Meghan Markle, the "Blackening of Windsor" and Why That Matters on Live TV (Guest Column)

Prince Harry, Meghan Markle and Attica Locke - Inset - Getty - H 2018
Charley Gallay (Locke), WPA/Pool (Harry and Meghan), all Getty Images

An 'Empire' writer contends that by celebrating her nuptials with reverent nods to African-American beauty, faith and culture, Markle "raised the roof on St. George's Chapel, obliterating hundreds of years of tradition."

I am a black woman raising a biracial girl in Southern California. I work in the entertainment industry. Immaculate Heart is on our list of prospective high schools. I went to Northwestern. In Meghan Markle’s life story, I see many glimpses of my own. And even I was like, "Yeah, there’s no way I’m getting up at 4:30 in the morning to watch that wedding." I mean, I had to do that for Diana and Charles. We all did. There was no such thing as a DVR when I watched that wedding from my grandmother’s living room in Lufkin, Texas. I was 7 years old and waking up to watch what was essentially a live Disney movie took very little coaxing. I basically thought the Harry and Meghan nuptials would be much of the same royal schtick, just, you know, caramel-dipped. So I taped it, planning to watch it at a sensible hour.

Still, I could feel the excitement of the live event — a crackling energy in the air and online, a feeling of national pride (that one of us was marrying into British royalty) and global connection that is all too rare in our current streaming and on-demand lifestyle; it’s quite easy to forget the power of the spectacle of live TV, how it can bring millions of people together. I tried to keep the experience authentic — even on tape delay. I ignored social media all morning, had seen not so much as a glimpse of the dress when I laid out artisanal donuts and waited for folks to arrive for my very small viewing party — which, because I’m a mom, consisted of 11- and 13-year-old girls, all biracial, and their mothers.

We oohed and aahed over gravity-defying hats, the colorful plumes of British birds and old biddies. It initially felt like a replay of my childhood viewing of Prince Charles and Diana’s wedding — only now with my sour, grown-up understanding of history and the colonialism that made all that pomp and circumstance possible. Still, I was game to bite through my own political distaste to see a black girl marry into the royal family. As I had told my very leftist, very white husband when he tried some "down with the monarchy"/"we’re not watching that wedding" BS: "What you’re not going to do is have your whole existence propped up by white imperialism and then try to change the channel when we get a black face up in Windsor. We are watching this wedding. Period."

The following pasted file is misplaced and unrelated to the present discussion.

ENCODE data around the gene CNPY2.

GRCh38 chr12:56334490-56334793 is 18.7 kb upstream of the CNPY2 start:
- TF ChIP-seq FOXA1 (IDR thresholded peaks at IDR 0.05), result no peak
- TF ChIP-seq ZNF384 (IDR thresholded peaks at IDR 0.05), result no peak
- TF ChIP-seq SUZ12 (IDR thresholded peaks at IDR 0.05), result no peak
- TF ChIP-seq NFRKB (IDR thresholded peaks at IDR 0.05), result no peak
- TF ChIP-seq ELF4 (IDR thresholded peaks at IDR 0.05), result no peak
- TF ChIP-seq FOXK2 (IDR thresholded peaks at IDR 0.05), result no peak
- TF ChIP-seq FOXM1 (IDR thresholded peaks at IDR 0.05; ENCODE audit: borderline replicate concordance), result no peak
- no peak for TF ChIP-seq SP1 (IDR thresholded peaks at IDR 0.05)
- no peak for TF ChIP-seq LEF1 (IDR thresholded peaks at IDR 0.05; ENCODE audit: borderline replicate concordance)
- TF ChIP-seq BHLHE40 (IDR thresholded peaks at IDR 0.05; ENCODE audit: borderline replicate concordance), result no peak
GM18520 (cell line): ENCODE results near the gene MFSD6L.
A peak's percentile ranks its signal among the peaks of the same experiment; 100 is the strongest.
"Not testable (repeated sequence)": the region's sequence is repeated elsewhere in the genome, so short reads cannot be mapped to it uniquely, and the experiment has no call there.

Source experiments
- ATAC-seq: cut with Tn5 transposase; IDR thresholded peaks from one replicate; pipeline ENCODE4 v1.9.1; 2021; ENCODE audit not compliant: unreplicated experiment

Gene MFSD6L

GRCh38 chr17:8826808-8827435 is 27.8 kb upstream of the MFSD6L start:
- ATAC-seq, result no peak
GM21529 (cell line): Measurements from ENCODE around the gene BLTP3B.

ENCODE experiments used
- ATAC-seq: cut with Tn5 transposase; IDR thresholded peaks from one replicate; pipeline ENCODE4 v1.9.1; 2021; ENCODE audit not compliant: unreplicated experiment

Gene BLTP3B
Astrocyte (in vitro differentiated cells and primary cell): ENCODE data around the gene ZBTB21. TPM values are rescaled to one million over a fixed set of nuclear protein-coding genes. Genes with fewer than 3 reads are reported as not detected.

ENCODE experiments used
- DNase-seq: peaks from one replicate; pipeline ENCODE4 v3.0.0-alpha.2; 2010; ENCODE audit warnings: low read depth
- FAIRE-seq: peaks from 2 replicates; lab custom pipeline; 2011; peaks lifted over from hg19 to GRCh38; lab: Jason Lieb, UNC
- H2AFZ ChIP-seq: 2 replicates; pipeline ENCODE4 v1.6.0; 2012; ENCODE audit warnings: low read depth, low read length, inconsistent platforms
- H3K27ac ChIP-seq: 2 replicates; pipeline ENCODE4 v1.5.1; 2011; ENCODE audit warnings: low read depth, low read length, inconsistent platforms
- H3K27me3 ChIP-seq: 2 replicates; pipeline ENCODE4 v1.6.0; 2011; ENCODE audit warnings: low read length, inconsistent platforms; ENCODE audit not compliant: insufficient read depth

As the coverage began, it all seemed as British and foreign to me as that clotted mess they put on scones. And as white, too, frankly. But then slowly, as the guests began to arrive, our multiracial viewing party started to get the sense that this wasn’t going to be like any other royal wedding in history: The blackening of Windsor was upon us. First, I spotted Idris Elba and screamed. Then I saw Serena Williams. Oprah. By the time I saw Afro-Latina goddess Gina Torres arrive at Windsor Castle, I almost fainted.

And then Meghan’s mama showed up. Doria Ragland. Dreads beneath a tasteful hat, nose ring, walking into St. George’s Chapel with the regal beauty of every auntie and sister-cousin in my family — and I was done, y’all. In love. In awe. And suddenly at home — in England, in Windsor, in the world. I had never seen anything like this on my TV. At one point, my husband looked at me and wondered aloud if the bride and groom would jump the broom. That’s how black it was getting in that church. For a second, I actually thought there might be a broom ribboned in Kente cloth secreted away at Doria’s feet.